Javed Khattak, president of the government-run Small and Medium Enterprise Development Authority (Smeda) feels differently. He believes the government is serious in its commitment to developing honeybee technology for large scale production.
“We have been committed to installing extraction plants in Karak district,” he promised, adding that the government has requested BKA representatives to put forth their recommendations on the matter.
An average Pakistani beehive produces 10 to 15 kilograms of honey per season. In comparison, Australian bees produce 25 to 30 kgs.
Saleem Khan, who represents a union of 5,000 bee-keepers in Peshawar, says the bees' breeding conditions are to blame.
"The average life span of a normal bee is between 35 to 40 days,” Saleem says. The queen-bee, however, lives for as long as a year, and lays about 4,000 eggs each day. But Pakistan’s production is lower compared to other honey-producing countries, due to insufficient training of beekeepers and environmental threats such as deforestation.
Beekeepers and farmers generally do not have enough expertise, Saleem says, adding that some farmers do not allow beehives next to their crops, fearing that the bees will destroy those. In reality, bees assist in increasing the crop’s yield through pollination. PARC says honeybees can contribute to 80 per cent of pollination, effectively improving the quality of fruits and vegetables, and the yield of seed crops.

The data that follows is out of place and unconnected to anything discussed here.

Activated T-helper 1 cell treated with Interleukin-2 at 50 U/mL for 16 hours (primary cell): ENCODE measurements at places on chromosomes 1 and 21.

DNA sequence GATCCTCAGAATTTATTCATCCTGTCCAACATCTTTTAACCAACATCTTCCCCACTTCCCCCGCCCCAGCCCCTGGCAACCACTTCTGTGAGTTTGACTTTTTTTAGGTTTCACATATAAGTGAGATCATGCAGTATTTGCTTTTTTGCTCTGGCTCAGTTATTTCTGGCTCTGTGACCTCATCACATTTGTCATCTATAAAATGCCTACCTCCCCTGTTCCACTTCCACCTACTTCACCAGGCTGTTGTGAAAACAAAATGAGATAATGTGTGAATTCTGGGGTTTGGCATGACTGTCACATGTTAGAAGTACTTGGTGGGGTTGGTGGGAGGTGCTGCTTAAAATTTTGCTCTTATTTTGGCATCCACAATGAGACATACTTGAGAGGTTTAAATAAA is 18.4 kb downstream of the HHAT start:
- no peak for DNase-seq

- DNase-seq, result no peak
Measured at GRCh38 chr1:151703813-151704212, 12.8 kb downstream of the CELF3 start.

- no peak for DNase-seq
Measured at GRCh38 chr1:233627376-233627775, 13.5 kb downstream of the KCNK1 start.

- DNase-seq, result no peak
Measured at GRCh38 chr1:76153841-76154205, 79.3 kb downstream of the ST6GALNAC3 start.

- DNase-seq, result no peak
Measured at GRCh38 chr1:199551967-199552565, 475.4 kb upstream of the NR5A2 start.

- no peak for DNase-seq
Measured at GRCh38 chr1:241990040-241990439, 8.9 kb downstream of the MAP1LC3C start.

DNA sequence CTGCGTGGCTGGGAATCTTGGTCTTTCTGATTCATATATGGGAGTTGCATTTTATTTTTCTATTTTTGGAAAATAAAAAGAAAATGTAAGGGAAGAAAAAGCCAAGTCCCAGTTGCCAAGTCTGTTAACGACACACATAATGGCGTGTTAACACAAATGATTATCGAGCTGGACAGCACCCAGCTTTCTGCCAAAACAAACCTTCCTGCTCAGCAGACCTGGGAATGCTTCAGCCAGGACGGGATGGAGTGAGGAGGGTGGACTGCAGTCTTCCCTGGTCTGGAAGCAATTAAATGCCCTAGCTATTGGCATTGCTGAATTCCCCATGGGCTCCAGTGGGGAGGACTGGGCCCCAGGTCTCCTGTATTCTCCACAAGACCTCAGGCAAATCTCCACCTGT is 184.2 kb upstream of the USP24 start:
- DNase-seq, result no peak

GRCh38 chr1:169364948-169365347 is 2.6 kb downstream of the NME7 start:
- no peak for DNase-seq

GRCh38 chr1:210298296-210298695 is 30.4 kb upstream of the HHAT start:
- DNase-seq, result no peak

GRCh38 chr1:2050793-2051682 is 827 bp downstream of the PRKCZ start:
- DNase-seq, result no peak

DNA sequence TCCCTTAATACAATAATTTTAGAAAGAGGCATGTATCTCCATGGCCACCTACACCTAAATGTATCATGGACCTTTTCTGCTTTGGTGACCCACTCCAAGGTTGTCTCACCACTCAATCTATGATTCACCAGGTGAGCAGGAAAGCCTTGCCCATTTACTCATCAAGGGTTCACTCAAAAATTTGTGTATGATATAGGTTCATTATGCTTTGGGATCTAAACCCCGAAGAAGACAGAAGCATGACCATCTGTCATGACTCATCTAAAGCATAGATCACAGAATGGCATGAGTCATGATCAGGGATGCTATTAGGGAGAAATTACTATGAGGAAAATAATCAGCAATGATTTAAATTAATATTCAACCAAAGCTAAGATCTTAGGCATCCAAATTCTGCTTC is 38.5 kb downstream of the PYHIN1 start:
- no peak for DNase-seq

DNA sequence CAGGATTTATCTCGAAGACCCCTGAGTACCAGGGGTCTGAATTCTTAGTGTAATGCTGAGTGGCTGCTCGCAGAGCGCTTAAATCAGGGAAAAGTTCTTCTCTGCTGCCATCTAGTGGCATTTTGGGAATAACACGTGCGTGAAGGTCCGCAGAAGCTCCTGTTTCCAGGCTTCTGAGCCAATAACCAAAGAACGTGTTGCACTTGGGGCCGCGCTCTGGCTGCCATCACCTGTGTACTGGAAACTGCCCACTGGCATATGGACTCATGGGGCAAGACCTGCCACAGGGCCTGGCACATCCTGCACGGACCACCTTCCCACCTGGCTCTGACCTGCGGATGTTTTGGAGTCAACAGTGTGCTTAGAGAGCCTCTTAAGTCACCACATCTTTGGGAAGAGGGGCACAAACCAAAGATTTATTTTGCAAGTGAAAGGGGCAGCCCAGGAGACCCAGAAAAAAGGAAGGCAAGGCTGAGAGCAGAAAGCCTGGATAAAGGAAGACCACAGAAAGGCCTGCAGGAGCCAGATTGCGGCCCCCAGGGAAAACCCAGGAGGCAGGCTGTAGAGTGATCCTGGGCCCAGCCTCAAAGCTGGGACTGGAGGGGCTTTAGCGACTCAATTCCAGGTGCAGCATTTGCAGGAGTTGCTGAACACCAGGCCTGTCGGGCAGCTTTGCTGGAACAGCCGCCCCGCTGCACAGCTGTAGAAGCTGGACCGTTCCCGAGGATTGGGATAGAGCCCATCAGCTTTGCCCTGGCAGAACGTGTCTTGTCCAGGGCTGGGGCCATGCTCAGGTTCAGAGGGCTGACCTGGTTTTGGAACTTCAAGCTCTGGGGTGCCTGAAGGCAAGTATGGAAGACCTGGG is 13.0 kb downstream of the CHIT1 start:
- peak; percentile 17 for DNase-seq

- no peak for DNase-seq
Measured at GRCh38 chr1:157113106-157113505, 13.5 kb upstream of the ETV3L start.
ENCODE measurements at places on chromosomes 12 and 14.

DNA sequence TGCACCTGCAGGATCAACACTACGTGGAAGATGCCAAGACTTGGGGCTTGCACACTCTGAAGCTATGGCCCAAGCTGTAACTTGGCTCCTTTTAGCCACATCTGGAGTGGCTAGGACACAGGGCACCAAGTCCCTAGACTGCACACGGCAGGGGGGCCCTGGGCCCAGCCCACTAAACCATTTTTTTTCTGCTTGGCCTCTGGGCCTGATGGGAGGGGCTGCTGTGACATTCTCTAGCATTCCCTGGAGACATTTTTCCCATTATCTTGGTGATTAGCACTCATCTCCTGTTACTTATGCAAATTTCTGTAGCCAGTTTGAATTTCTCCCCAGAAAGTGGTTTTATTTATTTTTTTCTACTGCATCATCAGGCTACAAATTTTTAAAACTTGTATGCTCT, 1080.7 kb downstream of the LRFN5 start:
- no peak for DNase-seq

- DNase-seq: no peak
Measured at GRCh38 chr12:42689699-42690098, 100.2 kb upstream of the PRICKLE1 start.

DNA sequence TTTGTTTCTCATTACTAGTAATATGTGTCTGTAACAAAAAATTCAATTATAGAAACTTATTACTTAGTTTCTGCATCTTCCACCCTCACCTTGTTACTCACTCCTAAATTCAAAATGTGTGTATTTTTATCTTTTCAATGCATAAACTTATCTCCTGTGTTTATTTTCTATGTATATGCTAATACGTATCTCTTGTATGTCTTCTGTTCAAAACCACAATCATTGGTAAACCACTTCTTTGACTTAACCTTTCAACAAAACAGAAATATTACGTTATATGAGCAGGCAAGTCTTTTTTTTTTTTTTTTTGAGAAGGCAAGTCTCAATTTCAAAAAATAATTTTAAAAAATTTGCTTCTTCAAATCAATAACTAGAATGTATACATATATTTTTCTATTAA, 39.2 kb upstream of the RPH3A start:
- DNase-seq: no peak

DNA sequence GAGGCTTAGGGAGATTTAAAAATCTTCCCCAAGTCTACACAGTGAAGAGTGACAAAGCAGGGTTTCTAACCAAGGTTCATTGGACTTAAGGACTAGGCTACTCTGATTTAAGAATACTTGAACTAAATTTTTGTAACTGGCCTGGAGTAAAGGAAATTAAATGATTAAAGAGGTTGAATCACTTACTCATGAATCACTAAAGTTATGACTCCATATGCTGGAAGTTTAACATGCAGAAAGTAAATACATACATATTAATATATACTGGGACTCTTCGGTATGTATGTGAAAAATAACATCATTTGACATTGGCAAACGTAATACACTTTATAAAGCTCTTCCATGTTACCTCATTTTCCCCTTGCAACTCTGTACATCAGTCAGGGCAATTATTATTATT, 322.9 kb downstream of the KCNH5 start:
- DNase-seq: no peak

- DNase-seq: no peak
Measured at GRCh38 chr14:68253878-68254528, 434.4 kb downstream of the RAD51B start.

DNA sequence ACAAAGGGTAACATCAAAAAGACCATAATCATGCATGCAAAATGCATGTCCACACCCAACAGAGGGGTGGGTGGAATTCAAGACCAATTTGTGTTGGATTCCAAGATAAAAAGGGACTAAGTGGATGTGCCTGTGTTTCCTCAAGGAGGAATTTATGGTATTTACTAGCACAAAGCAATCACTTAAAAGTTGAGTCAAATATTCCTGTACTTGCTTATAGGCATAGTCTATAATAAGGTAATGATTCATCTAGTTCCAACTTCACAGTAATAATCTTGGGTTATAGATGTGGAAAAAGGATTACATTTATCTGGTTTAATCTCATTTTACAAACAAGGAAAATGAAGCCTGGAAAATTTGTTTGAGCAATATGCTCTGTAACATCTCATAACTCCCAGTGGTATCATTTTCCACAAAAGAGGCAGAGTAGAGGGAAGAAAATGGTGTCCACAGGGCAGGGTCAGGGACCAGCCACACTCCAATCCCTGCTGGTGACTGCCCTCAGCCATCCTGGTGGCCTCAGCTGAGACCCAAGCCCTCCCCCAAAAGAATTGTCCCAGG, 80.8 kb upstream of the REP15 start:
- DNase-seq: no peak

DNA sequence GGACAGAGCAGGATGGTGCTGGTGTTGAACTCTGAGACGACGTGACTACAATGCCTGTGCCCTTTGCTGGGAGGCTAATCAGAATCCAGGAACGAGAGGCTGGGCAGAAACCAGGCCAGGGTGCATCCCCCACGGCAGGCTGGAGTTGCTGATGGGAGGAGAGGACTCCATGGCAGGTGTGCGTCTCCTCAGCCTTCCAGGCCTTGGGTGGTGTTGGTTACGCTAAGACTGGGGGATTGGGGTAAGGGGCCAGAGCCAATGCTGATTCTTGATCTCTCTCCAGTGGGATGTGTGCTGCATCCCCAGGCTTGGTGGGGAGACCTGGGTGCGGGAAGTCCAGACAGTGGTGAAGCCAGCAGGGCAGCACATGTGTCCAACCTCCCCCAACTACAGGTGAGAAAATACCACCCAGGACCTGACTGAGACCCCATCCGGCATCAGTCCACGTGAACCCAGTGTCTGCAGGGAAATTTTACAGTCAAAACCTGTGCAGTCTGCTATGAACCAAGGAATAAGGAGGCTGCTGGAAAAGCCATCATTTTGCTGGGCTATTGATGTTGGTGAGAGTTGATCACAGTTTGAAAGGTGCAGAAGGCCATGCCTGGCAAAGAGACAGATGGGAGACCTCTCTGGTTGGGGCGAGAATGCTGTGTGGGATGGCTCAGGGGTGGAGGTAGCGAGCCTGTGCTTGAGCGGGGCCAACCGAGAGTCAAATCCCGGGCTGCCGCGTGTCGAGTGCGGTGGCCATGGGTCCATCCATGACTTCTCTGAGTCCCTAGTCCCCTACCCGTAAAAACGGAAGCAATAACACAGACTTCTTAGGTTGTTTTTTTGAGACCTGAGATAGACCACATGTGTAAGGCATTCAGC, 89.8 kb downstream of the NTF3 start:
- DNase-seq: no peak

Other than that, severe temperatures and agricultural pesticides harm the bees’ health, but many beekeepers are not aware of this. Stagnant waters around beehives also hamper the insect's activity, and lowers the production rate every year.
The threat of climate change
Climate change, which has already affected Pakistan in the form of floods, off-season rains and severe temperatures, significantly threaten the honey bee business.
Pakistan loses over Rs6 billion every year due to climate change damage, UNDP has estimated, lower than the Rs1 billion lost each year to terrorism. The country has doubled its expenditure on combating climate change.
Large-scale deforestation being carried out by various departments and companies does not help honey production either. Maaz complains about the extensive removal of jujube honey plants in the province. “The government needs to plant more jujube trees to increase honey production,” he says.
The Pakistan Tehreek-i-Insaf-led government announced its billion-tree tsunami drive last year, with a goal to plant one million trees in the province within the next five years. However, he says the crucially needed re-plantation of jujube trees has been starkly missing from the project.